Rain was pouring down in torrents on Nuremberg on Saturday the twenty-seventh. A bad day for most sport events, but these weather conditions were powerless to prevent a German premiere event. Indoors, eight competitors had come together for the inaugural German Mega Drive Championships, to determine which was the best overall Mega Drive player of them all.
The idea had been born overseas: In 2008, the organizers of the English Mega Drive Championships had invited players from all over Europe to band together for what were going to be the 2008 European Mega Drive Championships, taking place in Nottingham, England. While the participating nations, England and Portugal, had already experience in national competitions, there had also been four Germans who were keen on going overseas and measure their skills. Since they had no way of determining who would be best suited for such an event, they held a short series of try out games among themselves. What they didn’t know at this point was that this little selection would be the seed that one year later, nourished by the great experience gained at European level, would grow into the first German Mega Drive Tournament. So these four who made up Team Germany at the first European Championships sent out the call, and in the end, four more players answered. It was an idea made by fans and created for fans, fans of Sega and the Mega Drive who enjoyed an occasional game or two and came together in friendly competition – even some who had only come to watch as a visitor found themselves spontaneously joining in. In a tournament that went on for six hours, eight players from six German cities had thus met in Nuremberg and competed in twenty-seven games to be the first German Mega Drive Champion.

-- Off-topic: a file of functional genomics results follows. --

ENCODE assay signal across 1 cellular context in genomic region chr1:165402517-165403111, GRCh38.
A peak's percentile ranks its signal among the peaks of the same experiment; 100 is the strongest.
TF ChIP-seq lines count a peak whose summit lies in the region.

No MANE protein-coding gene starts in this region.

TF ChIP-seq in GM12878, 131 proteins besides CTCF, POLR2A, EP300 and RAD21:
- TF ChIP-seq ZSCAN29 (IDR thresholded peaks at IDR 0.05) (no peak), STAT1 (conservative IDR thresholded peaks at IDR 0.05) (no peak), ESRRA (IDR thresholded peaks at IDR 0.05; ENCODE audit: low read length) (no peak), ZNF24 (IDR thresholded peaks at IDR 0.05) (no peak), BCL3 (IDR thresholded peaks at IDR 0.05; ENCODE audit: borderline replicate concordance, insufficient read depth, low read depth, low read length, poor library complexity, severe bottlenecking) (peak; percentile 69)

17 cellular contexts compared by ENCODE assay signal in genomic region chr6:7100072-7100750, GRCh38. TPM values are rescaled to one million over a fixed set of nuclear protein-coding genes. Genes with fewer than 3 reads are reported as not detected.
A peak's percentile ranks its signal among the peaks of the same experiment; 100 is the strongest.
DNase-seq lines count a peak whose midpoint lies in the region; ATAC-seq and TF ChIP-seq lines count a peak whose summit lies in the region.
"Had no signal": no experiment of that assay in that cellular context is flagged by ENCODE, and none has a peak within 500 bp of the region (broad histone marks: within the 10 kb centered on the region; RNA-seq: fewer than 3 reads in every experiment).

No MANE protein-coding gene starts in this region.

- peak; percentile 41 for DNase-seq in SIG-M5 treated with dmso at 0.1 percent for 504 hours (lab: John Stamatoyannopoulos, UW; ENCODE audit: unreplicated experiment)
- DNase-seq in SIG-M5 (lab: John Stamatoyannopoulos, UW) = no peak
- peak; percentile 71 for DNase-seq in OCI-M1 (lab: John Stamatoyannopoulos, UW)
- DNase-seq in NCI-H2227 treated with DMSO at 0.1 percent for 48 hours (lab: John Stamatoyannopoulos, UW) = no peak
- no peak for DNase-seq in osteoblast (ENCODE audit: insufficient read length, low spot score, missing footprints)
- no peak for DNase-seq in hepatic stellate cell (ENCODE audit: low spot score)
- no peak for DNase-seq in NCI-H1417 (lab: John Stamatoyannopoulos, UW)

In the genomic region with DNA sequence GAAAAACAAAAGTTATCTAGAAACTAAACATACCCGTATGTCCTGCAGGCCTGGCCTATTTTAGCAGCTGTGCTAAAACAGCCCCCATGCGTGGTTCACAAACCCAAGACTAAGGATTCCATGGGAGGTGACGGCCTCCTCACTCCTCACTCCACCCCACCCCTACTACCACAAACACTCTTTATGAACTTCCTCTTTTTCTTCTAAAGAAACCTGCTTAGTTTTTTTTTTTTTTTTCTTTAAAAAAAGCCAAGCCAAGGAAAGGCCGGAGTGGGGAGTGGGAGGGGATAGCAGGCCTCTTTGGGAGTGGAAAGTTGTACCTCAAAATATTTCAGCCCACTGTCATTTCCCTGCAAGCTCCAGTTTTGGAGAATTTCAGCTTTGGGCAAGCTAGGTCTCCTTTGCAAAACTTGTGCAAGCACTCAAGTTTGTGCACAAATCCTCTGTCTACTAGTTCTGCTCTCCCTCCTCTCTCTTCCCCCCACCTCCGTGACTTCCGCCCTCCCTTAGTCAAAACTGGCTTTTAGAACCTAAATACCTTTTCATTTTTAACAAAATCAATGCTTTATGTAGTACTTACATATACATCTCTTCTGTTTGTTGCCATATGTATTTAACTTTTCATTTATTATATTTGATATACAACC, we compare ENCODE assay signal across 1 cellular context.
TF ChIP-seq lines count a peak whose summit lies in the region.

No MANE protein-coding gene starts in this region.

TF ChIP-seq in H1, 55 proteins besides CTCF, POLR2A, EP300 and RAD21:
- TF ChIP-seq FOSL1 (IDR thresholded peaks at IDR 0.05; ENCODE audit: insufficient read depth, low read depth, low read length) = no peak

The organizers had decided on an elimination league structure. To allow for a tournament as versatile as possible, each competitor first announced four games he wished to play at the tournament. Then the players were divided into two groups with four members each. In this first stage of the tournament everyone would play each of the opponents in his group twice, once in an “away” match where he had to choose a game from his rival’s list to compete in, and once in a “home” game, where his opponent had to choose from his. Two free-for-all four player matches would round out the preliminary stage in each group. The two best would then proceed to the finals where they would battle each other in one final group stage. The matches were played on a Model 2 PAL Sega Mega Drive on regular three-button pads; a Nomad was set aside as to give each player an opportunity to test each game they weren’t familiar with without interrupting the flow of the tournament.